All parents will know just how supple and playful children can be, to channel that play into the use of a yoga swing where their bodies are stretched and they are challenged in a friendly and appropriate environment is, in my view, a very good use of the energy of children.

Every parent will know that schools have now lost many of their playgrounds, our parks are full and houses and flats do not have the size of gardens that they once have. Playing in the streets as I did when I was a child is often no longer an option so what do you do with a child that has a great deal of energy and no where to expend it.

Well the answer to that can be quite simple, I know yoga practitioners who have hung an adult yoga swing in their home only to have it taken over very quickly by the children and young people within their house but we here at Swing Fitness understand this and have arranged for the manufacture of a child yoga swing. Of course all children need to be fully supervised in what they are doing and not left to their own devices but a parent will see very quickly that the use of the yoga swing within the house channels the children’s energy into constructive stretching of the use of their bodies and is good for them and they also learn the discipline of how to brace themselves and enjoy the challenge that is presented.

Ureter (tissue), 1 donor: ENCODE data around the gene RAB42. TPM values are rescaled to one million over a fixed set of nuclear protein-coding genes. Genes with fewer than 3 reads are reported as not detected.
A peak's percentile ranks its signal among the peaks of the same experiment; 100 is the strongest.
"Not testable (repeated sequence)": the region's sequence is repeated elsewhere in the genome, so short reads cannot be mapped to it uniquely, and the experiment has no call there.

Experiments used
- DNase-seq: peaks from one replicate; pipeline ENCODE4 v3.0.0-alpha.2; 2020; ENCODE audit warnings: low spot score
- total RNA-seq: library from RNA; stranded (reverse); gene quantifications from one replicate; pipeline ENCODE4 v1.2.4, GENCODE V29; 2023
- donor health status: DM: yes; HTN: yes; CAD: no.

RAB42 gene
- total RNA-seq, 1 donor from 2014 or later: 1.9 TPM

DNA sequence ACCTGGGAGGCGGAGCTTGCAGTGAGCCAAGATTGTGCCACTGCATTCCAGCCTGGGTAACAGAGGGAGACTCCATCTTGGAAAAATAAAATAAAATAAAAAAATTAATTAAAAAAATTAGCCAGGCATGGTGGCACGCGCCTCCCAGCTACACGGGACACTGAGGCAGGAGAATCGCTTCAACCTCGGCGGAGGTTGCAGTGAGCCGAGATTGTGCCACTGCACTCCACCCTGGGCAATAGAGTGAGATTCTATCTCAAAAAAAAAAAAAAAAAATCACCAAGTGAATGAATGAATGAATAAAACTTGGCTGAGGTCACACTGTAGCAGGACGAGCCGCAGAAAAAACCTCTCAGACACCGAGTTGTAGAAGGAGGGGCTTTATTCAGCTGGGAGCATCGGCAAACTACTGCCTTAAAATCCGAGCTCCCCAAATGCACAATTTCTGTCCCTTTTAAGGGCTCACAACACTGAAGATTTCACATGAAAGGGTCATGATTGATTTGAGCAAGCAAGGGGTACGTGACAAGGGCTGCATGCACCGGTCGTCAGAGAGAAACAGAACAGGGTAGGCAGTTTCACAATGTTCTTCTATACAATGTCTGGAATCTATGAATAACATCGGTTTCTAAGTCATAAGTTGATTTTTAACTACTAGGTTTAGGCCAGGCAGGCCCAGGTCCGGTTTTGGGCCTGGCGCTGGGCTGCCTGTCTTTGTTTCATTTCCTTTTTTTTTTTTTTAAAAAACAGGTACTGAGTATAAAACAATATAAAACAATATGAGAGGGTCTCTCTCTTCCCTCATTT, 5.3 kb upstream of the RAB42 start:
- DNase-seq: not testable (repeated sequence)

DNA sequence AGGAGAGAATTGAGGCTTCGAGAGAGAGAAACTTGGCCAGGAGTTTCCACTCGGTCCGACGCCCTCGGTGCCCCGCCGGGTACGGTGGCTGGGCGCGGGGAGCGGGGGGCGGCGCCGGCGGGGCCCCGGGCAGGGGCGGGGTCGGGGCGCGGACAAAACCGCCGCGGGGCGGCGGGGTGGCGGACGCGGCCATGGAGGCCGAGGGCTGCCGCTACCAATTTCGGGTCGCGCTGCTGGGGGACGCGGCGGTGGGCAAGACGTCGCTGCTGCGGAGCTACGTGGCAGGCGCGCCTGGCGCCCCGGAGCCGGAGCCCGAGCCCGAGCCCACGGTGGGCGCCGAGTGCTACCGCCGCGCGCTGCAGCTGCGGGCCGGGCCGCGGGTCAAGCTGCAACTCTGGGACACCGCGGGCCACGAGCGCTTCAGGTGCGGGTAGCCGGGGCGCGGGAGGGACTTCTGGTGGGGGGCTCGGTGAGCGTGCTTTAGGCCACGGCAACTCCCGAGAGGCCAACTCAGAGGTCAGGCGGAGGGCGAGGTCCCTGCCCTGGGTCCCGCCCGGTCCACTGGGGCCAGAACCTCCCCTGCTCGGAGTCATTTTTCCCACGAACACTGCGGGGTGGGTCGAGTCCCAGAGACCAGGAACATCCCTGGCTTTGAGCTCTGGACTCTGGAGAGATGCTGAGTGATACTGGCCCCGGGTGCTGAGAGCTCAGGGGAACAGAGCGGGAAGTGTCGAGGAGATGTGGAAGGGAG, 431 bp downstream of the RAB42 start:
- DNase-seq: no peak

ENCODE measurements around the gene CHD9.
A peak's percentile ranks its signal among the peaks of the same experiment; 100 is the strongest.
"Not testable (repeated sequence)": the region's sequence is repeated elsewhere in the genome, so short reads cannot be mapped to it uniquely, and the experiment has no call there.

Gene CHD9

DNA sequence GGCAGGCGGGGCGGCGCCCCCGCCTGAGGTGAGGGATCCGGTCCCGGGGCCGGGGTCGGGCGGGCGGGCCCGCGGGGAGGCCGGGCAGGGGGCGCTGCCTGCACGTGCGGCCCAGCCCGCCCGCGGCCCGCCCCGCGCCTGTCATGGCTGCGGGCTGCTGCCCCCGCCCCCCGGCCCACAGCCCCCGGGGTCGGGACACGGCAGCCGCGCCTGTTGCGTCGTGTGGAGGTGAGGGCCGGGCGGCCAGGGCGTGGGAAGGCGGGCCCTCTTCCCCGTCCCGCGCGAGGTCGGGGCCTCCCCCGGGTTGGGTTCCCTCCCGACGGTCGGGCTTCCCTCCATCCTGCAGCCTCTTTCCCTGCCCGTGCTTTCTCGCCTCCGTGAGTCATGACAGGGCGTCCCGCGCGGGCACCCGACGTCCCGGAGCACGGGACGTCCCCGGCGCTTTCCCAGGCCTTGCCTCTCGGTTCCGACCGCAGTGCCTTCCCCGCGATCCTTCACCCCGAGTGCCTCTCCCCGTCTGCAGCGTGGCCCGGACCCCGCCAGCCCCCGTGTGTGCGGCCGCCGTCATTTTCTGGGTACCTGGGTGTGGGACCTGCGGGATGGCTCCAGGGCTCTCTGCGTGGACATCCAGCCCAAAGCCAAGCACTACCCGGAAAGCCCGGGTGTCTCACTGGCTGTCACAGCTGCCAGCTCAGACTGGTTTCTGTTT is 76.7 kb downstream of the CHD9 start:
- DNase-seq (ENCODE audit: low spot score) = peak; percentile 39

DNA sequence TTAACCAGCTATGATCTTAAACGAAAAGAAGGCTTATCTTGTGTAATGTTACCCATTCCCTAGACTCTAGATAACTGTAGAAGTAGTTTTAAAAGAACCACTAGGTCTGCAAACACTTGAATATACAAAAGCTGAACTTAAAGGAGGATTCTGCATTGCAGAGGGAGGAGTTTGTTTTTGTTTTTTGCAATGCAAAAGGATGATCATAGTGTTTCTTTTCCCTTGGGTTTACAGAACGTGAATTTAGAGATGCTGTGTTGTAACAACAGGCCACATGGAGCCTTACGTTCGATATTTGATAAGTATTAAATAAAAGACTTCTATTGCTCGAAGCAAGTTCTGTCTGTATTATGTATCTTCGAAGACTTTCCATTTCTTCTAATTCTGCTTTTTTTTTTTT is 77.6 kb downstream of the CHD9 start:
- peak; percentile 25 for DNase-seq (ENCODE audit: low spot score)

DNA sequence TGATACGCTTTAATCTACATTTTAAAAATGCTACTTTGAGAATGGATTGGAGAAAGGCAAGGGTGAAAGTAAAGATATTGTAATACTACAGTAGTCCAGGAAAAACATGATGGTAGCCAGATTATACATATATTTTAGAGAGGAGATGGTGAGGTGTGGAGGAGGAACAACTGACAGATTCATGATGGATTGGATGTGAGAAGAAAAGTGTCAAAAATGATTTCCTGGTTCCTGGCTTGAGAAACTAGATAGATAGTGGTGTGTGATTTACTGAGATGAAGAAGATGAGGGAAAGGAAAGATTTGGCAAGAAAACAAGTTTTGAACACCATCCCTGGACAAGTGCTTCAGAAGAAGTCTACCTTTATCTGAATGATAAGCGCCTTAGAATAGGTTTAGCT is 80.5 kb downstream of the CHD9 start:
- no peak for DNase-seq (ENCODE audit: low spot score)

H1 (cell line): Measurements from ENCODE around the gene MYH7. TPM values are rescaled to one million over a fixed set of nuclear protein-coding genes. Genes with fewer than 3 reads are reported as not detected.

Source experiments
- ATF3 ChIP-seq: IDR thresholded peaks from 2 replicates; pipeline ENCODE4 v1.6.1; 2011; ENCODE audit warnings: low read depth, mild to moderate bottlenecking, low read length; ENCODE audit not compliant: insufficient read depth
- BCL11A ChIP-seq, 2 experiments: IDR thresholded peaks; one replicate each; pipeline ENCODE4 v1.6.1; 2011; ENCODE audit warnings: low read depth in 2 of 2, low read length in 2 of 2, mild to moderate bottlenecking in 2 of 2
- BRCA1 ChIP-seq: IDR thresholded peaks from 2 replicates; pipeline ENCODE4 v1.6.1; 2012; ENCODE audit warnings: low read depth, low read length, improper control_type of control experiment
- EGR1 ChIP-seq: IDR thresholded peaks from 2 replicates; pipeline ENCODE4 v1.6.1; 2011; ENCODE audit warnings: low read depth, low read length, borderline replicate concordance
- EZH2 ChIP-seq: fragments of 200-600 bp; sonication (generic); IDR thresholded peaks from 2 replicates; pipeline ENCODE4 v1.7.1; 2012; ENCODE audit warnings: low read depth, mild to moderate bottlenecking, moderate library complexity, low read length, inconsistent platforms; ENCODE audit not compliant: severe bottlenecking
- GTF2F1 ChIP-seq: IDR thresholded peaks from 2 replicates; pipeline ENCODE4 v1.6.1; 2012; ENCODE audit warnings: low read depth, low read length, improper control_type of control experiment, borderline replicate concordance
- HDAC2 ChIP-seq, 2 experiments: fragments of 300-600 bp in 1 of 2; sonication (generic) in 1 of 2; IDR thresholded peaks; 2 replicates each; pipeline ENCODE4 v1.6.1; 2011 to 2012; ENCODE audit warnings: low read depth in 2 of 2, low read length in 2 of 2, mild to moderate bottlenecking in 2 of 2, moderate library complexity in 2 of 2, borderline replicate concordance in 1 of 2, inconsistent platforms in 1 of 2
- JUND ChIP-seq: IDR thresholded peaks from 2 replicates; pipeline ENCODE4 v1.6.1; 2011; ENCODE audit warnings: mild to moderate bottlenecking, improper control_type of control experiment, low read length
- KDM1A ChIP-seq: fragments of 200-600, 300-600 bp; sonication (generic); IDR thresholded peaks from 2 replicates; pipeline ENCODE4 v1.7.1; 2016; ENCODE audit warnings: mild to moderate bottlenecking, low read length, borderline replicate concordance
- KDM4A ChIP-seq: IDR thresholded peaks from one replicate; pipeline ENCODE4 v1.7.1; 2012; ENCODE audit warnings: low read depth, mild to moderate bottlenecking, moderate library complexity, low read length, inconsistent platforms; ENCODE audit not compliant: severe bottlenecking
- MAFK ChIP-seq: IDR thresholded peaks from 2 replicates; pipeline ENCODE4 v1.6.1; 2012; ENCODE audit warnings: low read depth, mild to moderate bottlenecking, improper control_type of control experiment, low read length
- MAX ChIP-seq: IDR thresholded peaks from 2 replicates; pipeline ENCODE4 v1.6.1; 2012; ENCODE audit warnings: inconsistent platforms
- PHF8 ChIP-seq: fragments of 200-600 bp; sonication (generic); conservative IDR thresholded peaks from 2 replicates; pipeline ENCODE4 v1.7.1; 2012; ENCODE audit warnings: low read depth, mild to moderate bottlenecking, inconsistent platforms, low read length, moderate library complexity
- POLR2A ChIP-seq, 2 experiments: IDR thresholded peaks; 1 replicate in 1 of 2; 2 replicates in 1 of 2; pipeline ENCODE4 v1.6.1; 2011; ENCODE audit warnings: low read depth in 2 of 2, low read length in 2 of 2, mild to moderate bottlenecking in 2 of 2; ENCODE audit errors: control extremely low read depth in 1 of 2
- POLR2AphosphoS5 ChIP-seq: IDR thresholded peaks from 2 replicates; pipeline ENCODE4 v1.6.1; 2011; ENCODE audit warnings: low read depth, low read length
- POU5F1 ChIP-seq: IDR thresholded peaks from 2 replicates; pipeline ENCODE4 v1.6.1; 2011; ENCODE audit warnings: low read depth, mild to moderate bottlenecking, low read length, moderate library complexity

If you have any doubts then obviously consult a qualified yoga practitioner and supervise at all time the use of the yoga swing when a young person is involved but it does prove, and my own daughter has them in the home and my friends have them in their homes, that they can be great fun and a source of interest and excitement for a child and I would have no hesitation in recommending the use of the yoga swing for children.